The low-oxygen “dead zone” expected to form in the Gulf of Mexico this summer could be the largest since measurements began in 1985 due to the large volume of water carrying nitrogen down the Mississippi River this spring, researchers said Tuesday.
The forecast by scientists from LSU, Louisiana Universities Marine Consortium and University of Michigan predicts that the low-oxygen area dead zone will cover between 8,500 and 9,421 square miles. That would make it bigger than the largest dead zone, measured in 2002, when the low-oxygen area was 8,400 square miles, according to the National Oceanic and Atmospheric Administration.
“I’m usually worried about overstating the size, but this time I’m worried I’ve underestimated,” said Eugene Turner, professor with the Department of Oceanography and Coastal Sciences at LSU.
The actual size of the 2011 hypoxic zone will be released later this summer after a National Oceanic and Atmospheric Administration-funded survey by LUMCON is conducted July 25 to Aug. 6.
Turner said he has been working on dead zone forecasts for about 15 years. In that time, he has tried different inputs into the formula he developed, but found that the best indicator of how large the dead zone will be in the summer is to measure nitrogen loads in the river in May.
The formula uses water samples gathered by the U.S. Geological Survey to measure the concentration of nitrogen in the Mississippi and multiplies it by the amount of water being discharged from the river.
Turner said he also collects his own water samples in Baton Rouge to measure for nitrogen levels but that they’re very close to what USGS found.
This calculation gives the load of nitrogen the river is carrying into the Gulf and is put into an equation to help estimate the dead zone that will form, he said.
Every year, Turner said, the formula shows an increase in the amount of dead zone created based on the nitrogen. The reason is there is a “legacy” effect from previous summers, when carbon from the dead organisms has built up in sediment, he said.
In effect, instead of starting at “zero” in the Gulf, the Gulf flood starts with a load of oxygen-depleting material even as new nitrogen goes into the system, Turner said.
“The longer we wait to fix it, the harder it’s getting to fix,” he said about the dead zone.
The low-oxygen dead zone — also known as hypoxia — forms in the Gulf off Louisiana’s coast after nutrients from upriver agriculture and urban runoff flow into the Gulf. These additional nutrients help feed microscopic organisms that use oxygen when they die and decompose on the water bottom.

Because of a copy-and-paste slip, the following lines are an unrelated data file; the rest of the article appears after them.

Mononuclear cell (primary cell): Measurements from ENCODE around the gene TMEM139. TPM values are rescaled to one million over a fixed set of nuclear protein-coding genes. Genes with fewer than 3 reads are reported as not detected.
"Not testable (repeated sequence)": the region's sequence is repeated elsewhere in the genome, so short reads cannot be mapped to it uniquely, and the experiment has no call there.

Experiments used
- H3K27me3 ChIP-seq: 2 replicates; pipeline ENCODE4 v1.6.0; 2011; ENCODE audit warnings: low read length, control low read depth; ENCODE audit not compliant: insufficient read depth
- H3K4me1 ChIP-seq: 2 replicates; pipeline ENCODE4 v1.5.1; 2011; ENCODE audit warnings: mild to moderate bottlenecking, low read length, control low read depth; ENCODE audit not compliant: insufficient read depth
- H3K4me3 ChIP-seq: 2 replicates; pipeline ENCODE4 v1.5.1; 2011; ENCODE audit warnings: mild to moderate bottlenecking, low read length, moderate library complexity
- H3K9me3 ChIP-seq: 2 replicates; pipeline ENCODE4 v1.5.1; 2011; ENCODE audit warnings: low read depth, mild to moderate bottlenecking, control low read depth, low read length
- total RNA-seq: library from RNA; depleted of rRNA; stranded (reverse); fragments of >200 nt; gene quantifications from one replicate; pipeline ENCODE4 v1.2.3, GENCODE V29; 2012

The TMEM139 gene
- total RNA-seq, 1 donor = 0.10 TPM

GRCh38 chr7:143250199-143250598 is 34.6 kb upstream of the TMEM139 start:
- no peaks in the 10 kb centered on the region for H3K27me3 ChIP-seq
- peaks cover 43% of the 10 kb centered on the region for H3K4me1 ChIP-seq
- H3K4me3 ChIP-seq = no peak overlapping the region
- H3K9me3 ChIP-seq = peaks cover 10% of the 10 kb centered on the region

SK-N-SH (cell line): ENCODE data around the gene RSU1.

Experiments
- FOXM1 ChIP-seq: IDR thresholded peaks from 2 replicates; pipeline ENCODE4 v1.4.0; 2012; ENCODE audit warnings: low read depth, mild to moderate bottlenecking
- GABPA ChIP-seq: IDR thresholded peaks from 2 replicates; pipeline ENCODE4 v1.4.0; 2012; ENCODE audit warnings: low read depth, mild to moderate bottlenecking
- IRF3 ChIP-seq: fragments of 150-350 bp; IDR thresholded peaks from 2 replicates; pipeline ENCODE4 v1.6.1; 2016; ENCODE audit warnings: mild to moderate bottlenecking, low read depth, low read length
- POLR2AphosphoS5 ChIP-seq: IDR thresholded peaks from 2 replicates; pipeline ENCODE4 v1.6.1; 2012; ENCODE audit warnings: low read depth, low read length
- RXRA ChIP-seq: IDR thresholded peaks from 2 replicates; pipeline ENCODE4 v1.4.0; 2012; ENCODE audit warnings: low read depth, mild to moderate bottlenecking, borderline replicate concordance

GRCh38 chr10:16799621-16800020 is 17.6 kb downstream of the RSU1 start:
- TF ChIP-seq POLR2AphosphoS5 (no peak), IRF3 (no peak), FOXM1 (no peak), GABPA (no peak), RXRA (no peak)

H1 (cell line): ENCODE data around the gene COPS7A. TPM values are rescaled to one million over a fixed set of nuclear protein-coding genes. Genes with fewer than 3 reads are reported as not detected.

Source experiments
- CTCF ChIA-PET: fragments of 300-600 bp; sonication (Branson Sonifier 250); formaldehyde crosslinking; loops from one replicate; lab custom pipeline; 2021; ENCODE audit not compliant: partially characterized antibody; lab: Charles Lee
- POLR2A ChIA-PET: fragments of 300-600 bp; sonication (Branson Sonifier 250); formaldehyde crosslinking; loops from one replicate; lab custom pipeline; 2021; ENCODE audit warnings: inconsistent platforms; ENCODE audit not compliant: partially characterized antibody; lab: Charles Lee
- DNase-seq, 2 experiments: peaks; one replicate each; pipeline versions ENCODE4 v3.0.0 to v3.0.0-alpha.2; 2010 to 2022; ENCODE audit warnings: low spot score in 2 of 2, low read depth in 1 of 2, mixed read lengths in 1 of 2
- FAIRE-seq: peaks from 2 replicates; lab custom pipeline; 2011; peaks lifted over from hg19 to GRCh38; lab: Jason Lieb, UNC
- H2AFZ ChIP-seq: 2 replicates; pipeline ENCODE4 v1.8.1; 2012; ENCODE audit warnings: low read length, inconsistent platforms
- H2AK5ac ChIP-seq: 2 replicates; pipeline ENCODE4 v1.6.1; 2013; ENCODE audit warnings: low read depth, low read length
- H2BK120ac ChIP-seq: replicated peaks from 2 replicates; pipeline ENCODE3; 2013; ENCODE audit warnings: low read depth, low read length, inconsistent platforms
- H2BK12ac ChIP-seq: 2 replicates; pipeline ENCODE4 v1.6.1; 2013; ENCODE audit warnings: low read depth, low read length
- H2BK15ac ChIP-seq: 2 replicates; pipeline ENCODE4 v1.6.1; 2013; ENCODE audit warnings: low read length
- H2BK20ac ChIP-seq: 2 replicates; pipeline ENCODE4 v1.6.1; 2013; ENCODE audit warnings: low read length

During the summer, the upper layer of freshwater from the Mississippi River doesn’t mix with the saltier layer of water underneath where the organisms are using up oxygen. That process results in a bottom layer of water where the oxygen levels fall to a level that it can’t sustain marine life.
Tropical storms and hurricanes can help in mixing the bottom layers into the more oxygen-rich water layers near the surface and that has reduced the measured size of dead zones in previous years.
The goal set by the Gulf of Mexico/Mississippi River Watershed Nutrient Task Force, a collaboration of federal agencies and university scientists, is to reduce the dead zone to 1,900 square miles.
However, Turner said, reducing the dead zone means addressing water quality issues and agricultural demands for corn crops in the Midwest that include large applications of fertilizer, which eventually ends up in the Mississippi.
“We can’t get ours fixed without dealing with Midwest water quality issues,” Turner said. The entire Mississippi River basin needs to be treated as an entire watershed instead of just in pieces, he said.
Matt Rota, director of science and water policy at the Gulf Restoration Network, said the new forecast “is another harsh reminder that our country must work aggressively to clean up the Mississippi River.”
In a prepared statement, Rota said that the current voluntary actions available to reduce nitrogen input into the Mississippi are not enough.
“The EPA must use all of its available tools to reduce Dead Zone-causing pollution, which include setting numeric limits on the amount of nitrogen and phosphorus pollution allowed in the Mississippi Basin, and developing a cleanup plan that includes solid goals and deadlines,” he said.
Doug Daigle, coordinator of the Lower Mississippi River Sub-basin Committee on Gulf Hypoxia, said funding to address upriver water quality issues isn’t likely, given the federal budget climate.
“The hope is we can get some portion of the BP (oil spill) money,” Daigle said. Projects, such as wetland restoration upstream, can help remove nutrients before they get to the river, which would help reduce the dead zone, he said.